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March 18, 2015 | By Matt Breen, Inquirer Staff Writer
CLEARWATER, Fla. - The toughest part, Roy Halladay said, was the questions he would face after each start. Do you really want to leave? Do you want to go somewhere else? What's it going to be like to leave? Trade rumors followed Halladay throughout his 2009 season with Toronto, just as they have lingered this spring over Phillies pitcher Cole Hamels. Halladay said then he wanted to play for a winner, which is what Hamels told USA Today before reporting to camp. There was a trade market then for Halladay, just as there is one now for Hamels.
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March 18, 2015 | By David Murphy, Daily News Columnist
CLEARWATER, Fla. - Roy Halladay sat on a counter in the back of the press box at Bright House Field, the backs of his knees draped across the edge of the formica, his legs dangling below. He wore a T-shirt and a hat and he rested his sun-tanned forearms on his thighs. The national anthem played and the crowd cheered and a slender lefthanded pitcher strode to the mound. All of this occurred with a two-tiered terrace of working media standing, blocking Halladay's view of the windows that looked out onto the field.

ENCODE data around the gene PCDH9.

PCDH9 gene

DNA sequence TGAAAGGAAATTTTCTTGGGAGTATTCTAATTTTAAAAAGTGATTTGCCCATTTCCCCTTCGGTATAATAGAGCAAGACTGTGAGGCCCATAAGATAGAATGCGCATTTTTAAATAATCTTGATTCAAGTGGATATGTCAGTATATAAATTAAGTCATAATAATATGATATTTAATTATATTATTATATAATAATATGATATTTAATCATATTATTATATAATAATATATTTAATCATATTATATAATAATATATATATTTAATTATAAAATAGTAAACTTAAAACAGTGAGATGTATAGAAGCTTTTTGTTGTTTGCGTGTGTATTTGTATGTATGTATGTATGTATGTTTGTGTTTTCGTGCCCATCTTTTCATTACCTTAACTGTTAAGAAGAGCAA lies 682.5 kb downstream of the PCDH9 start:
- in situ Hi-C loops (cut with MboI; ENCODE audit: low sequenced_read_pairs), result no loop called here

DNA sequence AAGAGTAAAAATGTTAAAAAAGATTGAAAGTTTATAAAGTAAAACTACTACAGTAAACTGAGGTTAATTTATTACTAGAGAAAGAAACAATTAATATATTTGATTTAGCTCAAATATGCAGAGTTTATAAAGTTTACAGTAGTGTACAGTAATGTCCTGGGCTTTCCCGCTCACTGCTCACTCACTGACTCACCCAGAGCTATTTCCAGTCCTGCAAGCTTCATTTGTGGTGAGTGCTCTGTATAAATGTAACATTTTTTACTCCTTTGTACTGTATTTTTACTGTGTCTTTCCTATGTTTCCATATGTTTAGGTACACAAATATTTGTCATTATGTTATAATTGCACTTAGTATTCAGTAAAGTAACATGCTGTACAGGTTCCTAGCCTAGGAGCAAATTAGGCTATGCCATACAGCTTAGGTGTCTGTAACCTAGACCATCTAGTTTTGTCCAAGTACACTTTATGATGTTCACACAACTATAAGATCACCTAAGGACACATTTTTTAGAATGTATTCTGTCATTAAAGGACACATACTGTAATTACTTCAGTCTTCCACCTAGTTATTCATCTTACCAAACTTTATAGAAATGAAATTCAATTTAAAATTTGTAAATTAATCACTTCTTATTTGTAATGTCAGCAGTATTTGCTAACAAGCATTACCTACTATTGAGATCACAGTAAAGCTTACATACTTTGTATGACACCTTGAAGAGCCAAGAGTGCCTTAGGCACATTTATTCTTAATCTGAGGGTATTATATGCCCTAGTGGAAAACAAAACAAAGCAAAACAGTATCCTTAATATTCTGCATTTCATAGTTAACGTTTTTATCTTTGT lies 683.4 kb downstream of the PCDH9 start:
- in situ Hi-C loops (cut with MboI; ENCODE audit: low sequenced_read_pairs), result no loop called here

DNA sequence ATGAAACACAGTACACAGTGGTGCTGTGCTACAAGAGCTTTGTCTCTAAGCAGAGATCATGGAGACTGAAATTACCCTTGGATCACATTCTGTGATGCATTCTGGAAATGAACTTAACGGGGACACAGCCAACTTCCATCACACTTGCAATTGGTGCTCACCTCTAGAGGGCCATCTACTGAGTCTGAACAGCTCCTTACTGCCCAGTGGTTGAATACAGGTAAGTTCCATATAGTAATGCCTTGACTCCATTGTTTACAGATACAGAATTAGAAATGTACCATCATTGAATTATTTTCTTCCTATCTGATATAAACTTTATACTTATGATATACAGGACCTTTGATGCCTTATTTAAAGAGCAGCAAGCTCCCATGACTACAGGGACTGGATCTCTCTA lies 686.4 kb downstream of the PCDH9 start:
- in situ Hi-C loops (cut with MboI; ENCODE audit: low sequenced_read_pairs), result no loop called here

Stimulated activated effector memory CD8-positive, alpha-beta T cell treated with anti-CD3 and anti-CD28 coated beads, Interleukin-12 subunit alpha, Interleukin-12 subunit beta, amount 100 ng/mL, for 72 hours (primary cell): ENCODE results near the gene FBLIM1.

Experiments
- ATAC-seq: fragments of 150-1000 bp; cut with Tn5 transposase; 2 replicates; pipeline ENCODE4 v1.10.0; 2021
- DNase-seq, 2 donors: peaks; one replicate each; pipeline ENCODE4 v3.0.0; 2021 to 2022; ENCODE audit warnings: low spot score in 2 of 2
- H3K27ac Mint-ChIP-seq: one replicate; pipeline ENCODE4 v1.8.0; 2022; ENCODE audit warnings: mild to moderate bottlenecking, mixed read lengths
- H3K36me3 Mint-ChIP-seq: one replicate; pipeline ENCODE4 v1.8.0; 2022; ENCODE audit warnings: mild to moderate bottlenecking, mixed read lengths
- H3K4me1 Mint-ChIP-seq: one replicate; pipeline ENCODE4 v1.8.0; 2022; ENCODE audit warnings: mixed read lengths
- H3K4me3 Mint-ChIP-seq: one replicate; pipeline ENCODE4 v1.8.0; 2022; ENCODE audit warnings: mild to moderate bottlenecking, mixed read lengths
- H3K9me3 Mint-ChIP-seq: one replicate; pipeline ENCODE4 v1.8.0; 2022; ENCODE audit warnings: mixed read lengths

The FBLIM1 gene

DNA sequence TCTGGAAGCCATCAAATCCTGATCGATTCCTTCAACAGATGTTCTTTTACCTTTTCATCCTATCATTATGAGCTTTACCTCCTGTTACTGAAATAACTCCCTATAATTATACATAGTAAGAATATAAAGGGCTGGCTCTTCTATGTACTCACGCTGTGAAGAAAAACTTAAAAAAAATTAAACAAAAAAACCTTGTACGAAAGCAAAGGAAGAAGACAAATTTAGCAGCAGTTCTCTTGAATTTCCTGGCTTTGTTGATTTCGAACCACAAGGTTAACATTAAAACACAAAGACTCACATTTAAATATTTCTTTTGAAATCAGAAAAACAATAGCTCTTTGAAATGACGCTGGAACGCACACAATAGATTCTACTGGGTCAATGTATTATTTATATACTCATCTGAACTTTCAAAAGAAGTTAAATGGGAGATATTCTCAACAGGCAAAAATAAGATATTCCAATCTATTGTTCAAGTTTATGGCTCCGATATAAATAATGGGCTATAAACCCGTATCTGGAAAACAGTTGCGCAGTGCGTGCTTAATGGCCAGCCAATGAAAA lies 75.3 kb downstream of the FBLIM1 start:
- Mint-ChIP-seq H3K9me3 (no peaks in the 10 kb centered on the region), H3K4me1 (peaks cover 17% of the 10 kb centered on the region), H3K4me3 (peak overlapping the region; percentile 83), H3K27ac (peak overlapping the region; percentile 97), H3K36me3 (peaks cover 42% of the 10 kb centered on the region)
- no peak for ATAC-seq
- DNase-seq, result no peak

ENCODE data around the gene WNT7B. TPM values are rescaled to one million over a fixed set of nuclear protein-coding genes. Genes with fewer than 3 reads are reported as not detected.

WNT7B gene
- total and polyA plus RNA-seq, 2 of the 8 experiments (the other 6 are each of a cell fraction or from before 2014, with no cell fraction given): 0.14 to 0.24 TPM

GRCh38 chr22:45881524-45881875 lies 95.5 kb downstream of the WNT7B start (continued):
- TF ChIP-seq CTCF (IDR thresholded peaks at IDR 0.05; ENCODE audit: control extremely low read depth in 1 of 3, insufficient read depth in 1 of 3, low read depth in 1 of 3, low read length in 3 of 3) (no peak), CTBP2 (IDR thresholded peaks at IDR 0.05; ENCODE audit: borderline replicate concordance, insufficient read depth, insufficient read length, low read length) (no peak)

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March 18, 2015 | By Jake Kaplan, Inquirer Staff Writer
CLEARWATER, Fla. - Shortly after he arrived Monday at Bright House Field, Roy Halladay met with Phillies general manager Ruben Amaro Jr. They spoke, among other things, about the team's rebuilding efforts. Halladay, in his second spring as a guest instructor in Phillies camp, mentioned Game 5 of the 2011 National League division series (when the Cardinals eliminated the Phillies) as a turning point for both his career and the direction of the organization. The two-time Cy Young Award winner and former Phillies ace feels rebuilding is the right move.
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March 12, 2015 | BY RYAN LAWRENCE, Daily News Staff Writer rlawrence@phillynews.com
CLEARWATER, Fla. - The look was remarkably familiar. Cliff Lee sat in front of his locker stall yesterday afternoon while his teammates took on the Detroit Tigers outside the clubhouse doors. He was in uniform, but in no position to help out. He spoke with an uncertain voice, looked ahead with eyes unsure of what the future held for him in the game he's played, in one way or another, for 3 decades. "It's not a good sign, obviously," Lee said of the same injury that limited him to 13 starts in 2014 returning before he even could begin 2015.